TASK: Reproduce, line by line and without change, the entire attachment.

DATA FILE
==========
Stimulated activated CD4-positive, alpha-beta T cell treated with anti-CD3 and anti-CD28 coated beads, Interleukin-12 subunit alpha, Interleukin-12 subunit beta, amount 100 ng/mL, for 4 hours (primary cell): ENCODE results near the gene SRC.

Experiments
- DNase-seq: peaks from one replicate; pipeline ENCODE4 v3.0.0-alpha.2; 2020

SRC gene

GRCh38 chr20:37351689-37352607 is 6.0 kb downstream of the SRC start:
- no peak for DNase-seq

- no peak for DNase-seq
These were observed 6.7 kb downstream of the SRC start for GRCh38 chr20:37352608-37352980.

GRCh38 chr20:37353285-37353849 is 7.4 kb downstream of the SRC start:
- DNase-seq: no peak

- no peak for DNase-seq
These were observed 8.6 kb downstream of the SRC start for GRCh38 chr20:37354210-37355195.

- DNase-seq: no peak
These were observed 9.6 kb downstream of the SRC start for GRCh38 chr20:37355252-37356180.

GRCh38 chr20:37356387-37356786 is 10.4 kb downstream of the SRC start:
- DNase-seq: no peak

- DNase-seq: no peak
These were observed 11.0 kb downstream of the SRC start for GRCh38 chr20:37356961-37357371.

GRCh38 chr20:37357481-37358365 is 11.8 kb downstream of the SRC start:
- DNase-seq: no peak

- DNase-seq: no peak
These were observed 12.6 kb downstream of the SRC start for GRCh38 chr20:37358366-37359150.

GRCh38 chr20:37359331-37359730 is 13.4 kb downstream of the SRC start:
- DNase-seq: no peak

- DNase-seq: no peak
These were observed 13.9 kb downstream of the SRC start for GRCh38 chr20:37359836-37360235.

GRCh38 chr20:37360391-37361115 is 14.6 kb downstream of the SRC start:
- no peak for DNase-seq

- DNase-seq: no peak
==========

Stimulated activated CD4-positive, alpha-beta T cell treated with anti-CD3 and anti-CD28 coated beads, Interleukin-12 subunit alpha, Interleukin-12 subunit beta, amount 100 ng/mL, for 4 hours (primary cell): ENCODE results near the gene SRC.

Experiments
- DNase-seq: peaks from one replicate; pipeline ENCODE4 v3.0.0-alpha.2; 2020

SRC gene

GRCh38 chr20:37351689-37352607 is 6.0 kb downstream of the SRC start:
- no peak for DNase-seq

- no peak for DNase-seq
These were observed 6.7 kb downstream of the SRC start for GRCh38 chr20:37352608-37352980.

GRCh38 chr20:37353285-37353849 is 7.4 kb downstream of the SRC start:
- DNase-seq: no peak

- no peak for DNase-seq
These were observed 8.6 kb downstream of the SRC start for GRCh38 chr20:37354210-37355195.

- DNase-seq: no peak
These were observed 9.6 kb downstream of the SRC start for GRCh38 chr20:37355252-37356180.

GRCh38 chr20:37356387-37356786 is 10.4 kb downstream of the SRC start:
- DNase-seq: no peak

- DNase-seq: no peak
These were observed 11.0 kb downstream of the SRC start for GRCh38 chr20:37356961-37357371.

GRCh38 chr20:37357481-37358365 is 11.8 kb downstream of the SRC start:
- DNase-seq: no peak

- DNase-seq: no peak
These were observed 12.6 kb downstream of the SRC start for GRCh38 chr20:37358366-37359150.

GRCh38 chr20:37359331-37359730 is 13.4 kb downstream of the SRC start:
- DNase-seq: no peak

- DNase-seq: no peak
These were observed 13.9 kb downstream of the SRC start for GRCh38 chr20:37359836-37360235.

GRCh38 chr20:37360391-37361115 is 14.6 kb downstream of the SRC start:
- no peak for DNase-seq

- DNase-seq: no peak